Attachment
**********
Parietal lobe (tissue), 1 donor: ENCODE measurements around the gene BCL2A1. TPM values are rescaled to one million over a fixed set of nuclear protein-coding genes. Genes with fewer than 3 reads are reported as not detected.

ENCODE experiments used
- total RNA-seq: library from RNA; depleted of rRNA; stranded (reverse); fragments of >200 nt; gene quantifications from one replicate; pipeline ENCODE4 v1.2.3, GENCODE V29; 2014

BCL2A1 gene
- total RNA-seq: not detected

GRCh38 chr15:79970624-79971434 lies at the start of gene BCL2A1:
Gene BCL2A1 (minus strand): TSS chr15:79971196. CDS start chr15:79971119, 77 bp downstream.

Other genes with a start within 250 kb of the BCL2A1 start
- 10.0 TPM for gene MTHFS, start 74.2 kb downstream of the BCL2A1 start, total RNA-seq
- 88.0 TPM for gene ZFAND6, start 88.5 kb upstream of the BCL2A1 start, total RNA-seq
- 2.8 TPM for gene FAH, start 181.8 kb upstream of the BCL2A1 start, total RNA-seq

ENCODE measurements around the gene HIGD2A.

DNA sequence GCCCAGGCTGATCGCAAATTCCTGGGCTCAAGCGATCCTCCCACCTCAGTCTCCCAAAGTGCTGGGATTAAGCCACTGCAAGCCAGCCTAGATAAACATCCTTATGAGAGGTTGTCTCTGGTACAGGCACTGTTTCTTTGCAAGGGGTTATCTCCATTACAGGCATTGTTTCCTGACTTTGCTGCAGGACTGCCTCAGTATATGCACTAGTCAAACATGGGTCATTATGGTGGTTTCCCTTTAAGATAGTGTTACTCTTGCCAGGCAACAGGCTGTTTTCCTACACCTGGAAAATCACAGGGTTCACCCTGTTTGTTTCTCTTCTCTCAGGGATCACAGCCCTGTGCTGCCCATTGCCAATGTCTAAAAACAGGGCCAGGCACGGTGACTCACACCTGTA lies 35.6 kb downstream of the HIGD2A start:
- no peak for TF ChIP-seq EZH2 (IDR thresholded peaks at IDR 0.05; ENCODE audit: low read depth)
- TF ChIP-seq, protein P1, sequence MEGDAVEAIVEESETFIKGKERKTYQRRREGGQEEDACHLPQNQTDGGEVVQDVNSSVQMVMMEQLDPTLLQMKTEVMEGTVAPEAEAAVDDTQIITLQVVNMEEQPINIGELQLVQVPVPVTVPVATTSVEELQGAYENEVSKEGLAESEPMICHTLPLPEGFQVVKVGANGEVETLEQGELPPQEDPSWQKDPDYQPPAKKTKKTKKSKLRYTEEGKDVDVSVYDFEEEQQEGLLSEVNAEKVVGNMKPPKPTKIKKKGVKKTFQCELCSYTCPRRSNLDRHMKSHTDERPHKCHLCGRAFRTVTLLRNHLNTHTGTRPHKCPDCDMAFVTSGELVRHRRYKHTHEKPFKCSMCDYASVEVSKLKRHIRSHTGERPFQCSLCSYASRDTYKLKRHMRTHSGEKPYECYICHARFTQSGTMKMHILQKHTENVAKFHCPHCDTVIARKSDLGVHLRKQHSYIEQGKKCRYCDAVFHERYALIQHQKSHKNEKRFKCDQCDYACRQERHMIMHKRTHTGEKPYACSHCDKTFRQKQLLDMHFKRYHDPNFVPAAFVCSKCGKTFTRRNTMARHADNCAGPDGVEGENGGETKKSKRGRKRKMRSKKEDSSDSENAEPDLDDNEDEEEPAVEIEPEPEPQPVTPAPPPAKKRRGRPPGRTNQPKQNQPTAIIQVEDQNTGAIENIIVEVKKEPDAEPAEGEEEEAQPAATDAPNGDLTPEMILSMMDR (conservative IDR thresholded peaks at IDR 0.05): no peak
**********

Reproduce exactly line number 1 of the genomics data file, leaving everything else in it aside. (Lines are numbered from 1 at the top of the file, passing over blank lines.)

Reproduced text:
Parietal lobe (tissue), 1 donor: ENCODE measurements around the gene BCL2A1. TPM values are rescaled to one million over a fixed set of nuclear protein-coding genes. Genes with fewer than 3 reads are reported as not detected.